Commoditization happens in all industries. There’s an argument that even podcasting has become a commodity, and I‘m not sure that I agree. But maybe I’m wrong.
Let’s explore that by using the metaphor of making a podcast versus making a can of beans.
If you need a can of pinto beans, you go to the store. You may have a favorite brand of pinto beans that you buy, but probably not. By and large, a can of pinto beans is a can of pinto beans — the same with any kind of beans you can think of.
If you went to the store to buy a can of beans, and you see nine different brands, you just pick one. Or you pick the cheapest one, or you pick the organic one, but it doesn’t matter much. If the brand of beans you went in to buy wasn’t there, you’d just pick another can of beans.
This is why I don’t think that podcasting is quite the same thing because if the podcast you listen to is not available, you wouldn’t just pick another at random. (Then again, you wouldn’t just grab a can of corn if the grocery store was out of beans. You’d go to another store. But I digress…)
As my mind continues down this train of thought of making a podcast versus a can of beans, as far as commodities goes, I’m struck with the fact that there are a few ways to make sure that you’re not making a commodity out of your podcast.
The first way is to do something so quality, so bespoke, so specific… that your podcast can never be commoditized.
You can probably point to several podcasts that, if it weren’t for that host, with those guests, doing that topic, or if it weren’t for that production company putting that amount of effort into it… it just wouldn’t work. No one can commoditize that particular show. There are some podcasts out there that would be very difficult, if not impossible, to duplicate.
Sure, you can do the deep dive route, putting hundreds of thousands of hours (and dollars) into making sure that your show is not copyable, but the reality is most podcasts don’t do that. Most podcasts — to quote Sturgeon’s Law — suck.
Most podcasts are quite easy to replicate, especially the “interview-style” show where with only a handful of variables — the quality of the host, the quality of the guests, the quality of the content, and then the quality of the production itself. Those are fairly easy to replicate.
The important distinction is this: nobody can replicate the same experiences a host or a guest has.
You might be able to cover the same topics, find similar guests, and copy the style. But you still cannot clone the person and their experiences.
Case in point: There’s nothing stopping someone from starting a daily,10-minute show where they pontificate about podcasting, just like I’ doing. But I bring almost 15 years of podcasting experience, and decades of real-world business operations experience. That’s harder for someone to replicate.
Are you making a podcast or are you making a can of beans? Well, today in Podcasting Land, from the outside looking in, it may look a little like a can of beans. So how do you make a can of beans (a metaphor for your podcast) special? Quality can be commoditized too. If the store is out of the Del Monte brand, the Kroger beans will do just as well. Beans is beans, after all.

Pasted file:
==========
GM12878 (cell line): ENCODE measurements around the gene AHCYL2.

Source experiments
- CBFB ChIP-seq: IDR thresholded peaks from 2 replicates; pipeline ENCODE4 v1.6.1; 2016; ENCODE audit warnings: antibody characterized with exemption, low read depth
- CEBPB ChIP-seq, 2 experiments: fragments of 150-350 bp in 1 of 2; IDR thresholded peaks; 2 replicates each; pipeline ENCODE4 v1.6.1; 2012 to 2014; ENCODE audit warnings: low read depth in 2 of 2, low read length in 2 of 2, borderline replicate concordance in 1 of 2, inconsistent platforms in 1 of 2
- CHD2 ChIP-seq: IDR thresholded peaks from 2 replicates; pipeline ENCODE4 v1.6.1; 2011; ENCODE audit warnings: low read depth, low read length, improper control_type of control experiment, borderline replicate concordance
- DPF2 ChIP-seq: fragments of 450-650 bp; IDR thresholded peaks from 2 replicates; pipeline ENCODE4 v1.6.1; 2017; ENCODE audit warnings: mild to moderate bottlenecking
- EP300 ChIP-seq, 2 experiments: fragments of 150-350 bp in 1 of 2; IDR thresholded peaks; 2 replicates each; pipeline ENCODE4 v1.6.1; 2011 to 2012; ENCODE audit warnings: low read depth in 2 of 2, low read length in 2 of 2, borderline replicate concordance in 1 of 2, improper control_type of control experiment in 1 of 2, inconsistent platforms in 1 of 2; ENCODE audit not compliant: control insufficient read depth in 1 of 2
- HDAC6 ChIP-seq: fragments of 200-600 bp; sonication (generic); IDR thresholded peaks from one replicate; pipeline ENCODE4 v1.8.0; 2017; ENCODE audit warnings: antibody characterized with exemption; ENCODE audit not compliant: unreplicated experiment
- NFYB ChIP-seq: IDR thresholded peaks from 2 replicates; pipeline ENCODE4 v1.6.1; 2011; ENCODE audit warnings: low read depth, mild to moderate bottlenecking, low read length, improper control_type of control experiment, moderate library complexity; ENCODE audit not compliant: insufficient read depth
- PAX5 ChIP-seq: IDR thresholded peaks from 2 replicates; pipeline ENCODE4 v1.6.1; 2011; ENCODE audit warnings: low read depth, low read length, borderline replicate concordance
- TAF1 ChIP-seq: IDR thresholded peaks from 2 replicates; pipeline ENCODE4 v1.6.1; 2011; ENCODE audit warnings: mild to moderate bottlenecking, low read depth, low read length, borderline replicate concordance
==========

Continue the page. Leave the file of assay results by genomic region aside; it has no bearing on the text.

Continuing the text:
Here’s one defense: Add in elements that are difficult for other people to replicate. In beans, that might be adding some weird spices. You can do that with your podcast to fight commoditization, by putting something special that only you or only your show can bring to the table.
Your experience can be a large part of that. It could be your expansive Rolodex of people you know (if you are releasing an interview-based show). And if you are, how are you choosing your guests? Are you carefully vetting them to make sure that they’re knowledgeable and can speak intelligently about the topic?
If you and your experiences are the special piece, how much research have you done on the topic of your episode? Of the entire premise of your soon-to-be-launched show? I love playing frisbee golf, but I don’t have the specific knowledge base to be a true expert. Just because I find it interesting, it doesn’t mean I’m going to make a great podcast about disc golf. The same holds true for you interests. Not to put too fine a point on it: Are you just interested, or are you willing to be come a true expert?
Another way you can combat commoditization is to make sure your show sounds good. I mentioned earlier that most podcasts suck. They do — for a lot of reasons. But one of the big reasons is that all too many podcasts take a Blue Yeti microphone, sit it in the middle of the room, and shout towards it. That’s not going to create great audio quality.
Ultimately, you have to make sure there’s something special about your show. When you talk about your show, do you say, “Well, I interview entrepreneurs”?
Great. So do a thousand other shows. Next!
You must find what sets you apart, what you bring to the table, or which niche you fit in. If you have a set of questions that you got from somebody else’s show that was popular, then you might already be producing a commodity. If your show is interchangeable with every other show that also talked to the same guests or deals with the same topics you do… that’s not enough. You’ve likely built a commodity. Unfortunately, the reason businesses get into the commodity game is because they can do things more cheaply, more efficiently, and that makes them lots of money even at razor thin margins. There are no margins in podcasting. Not like that. Or not yet.
You must find a way to make your podcast special. What are you an expert on? What can you do that no one else can?
I know you maybe new to the idea of podcasting. And I know you’re not completely sure what you want to do with your podcast. But you need to make sure your end-product isn’t something that’s easily replaced by the next person. Or it’s just a can of beans.